Ohh yes, I know EXACTLY how you feel. This happened to me once, but I actually saved it on a roaming profile drive at work, and when I went to retrieve it on another computer, it wasn't there.

... and when I frantically ran back to the other computer to find it, my profile had already logged out, and everything I'd saved had been erased in a computer glitch.

Let's just say the computer and I had a longggg talk. Okay, maybe I was screaming at it. Whatever.

So yeah--I get you.

Shadow_Ferret
12-04-2009, 08:12 PM
Word didn't create a crash file?

CaroGirl
12-04-2009, 08:26 PM
It's happened to me. Losing work is VERY demotivating for me and I sympathize. Make sure you check your hard drive carefully in case there's a copy lurking somewhere. Otherwise, you'll have to redo those 1000 words -- when you're done grieving over it, of course. Maybe it'll be even better the 2nd time around.

icerose
12-04-2009, 08:26 PM
Oh yes I've lost chunks of work before, even an entire manuscript once. When I was about thirteen, I had almost completed my first novel when the disk decided to die and the hard drive died and I had no copy of it. I stopped writing for almost four years because of that. Around that time my mother found a printed out copy that had almost everything. She had apparently printed it out so she could show family members but had suffered a stroke shortly after and lost all memory of it.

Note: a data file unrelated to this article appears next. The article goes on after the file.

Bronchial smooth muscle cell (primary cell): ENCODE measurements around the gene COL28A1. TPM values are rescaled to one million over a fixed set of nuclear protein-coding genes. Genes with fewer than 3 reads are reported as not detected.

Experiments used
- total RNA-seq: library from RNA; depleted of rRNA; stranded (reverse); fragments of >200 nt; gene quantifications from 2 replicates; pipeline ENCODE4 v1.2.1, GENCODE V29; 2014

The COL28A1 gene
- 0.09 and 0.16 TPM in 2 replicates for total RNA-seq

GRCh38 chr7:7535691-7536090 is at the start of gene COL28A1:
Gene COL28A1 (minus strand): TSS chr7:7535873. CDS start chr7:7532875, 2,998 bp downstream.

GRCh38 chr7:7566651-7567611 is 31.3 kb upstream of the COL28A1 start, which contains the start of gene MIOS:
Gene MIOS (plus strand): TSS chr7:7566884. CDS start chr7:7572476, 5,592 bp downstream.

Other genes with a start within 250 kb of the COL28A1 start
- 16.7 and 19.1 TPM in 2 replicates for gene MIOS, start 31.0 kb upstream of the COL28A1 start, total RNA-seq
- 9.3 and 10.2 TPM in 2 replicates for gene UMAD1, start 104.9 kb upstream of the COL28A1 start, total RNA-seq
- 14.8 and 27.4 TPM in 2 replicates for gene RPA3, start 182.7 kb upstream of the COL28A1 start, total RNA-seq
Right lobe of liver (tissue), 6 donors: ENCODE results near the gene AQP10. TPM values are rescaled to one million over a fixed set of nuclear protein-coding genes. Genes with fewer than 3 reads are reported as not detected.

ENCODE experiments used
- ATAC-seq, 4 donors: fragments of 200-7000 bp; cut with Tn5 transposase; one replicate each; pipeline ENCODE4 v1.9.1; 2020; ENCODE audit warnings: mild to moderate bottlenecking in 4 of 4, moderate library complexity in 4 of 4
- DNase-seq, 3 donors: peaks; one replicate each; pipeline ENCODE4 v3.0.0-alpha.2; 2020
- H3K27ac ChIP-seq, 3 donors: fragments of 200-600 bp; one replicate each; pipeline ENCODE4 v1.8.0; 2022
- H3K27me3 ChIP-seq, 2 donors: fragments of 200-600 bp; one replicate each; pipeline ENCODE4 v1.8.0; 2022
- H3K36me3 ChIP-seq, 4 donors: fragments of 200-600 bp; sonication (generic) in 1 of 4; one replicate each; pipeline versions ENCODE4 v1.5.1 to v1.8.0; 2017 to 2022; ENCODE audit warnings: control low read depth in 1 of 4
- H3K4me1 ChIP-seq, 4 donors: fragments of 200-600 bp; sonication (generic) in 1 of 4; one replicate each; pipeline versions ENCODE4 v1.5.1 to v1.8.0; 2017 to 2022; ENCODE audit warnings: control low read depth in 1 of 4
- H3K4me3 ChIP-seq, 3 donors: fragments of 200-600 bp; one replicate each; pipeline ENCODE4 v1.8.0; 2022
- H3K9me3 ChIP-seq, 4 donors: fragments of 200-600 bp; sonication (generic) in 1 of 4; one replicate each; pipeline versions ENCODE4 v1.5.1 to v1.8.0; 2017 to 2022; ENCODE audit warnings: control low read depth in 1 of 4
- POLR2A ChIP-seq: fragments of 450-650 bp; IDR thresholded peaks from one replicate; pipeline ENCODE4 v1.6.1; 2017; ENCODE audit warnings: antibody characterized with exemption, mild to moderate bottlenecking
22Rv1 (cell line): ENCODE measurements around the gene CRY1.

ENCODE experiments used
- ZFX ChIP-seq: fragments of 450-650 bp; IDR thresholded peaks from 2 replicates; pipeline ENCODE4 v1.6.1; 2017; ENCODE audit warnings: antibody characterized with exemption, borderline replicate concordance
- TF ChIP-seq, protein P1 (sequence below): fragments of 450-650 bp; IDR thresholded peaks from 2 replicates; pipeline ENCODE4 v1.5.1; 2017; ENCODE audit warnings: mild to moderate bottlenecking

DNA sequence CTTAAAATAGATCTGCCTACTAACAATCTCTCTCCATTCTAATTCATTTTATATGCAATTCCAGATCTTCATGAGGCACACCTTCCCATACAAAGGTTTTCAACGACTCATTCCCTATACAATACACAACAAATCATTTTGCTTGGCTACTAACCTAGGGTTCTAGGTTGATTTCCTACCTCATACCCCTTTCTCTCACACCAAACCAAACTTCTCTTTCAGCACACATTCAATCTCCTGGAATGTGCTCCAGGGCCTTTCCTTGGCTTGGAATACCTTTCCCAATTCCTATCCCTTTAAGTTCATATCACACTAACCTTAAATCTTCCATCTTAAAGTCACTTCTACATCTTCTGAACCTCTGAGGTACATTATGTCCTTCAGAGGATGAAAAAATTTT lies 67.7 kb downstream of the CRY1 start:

It spurred me into writing again. I wrote strictly on a notebook and wouldn't touch a computer until I got married and had one of my own. Thankfully by then they had burnable cd's and I faithfully burned a CD copy.

Now I have a flash drive, two copies one on each of my computers, and a monthly burned disk in two places.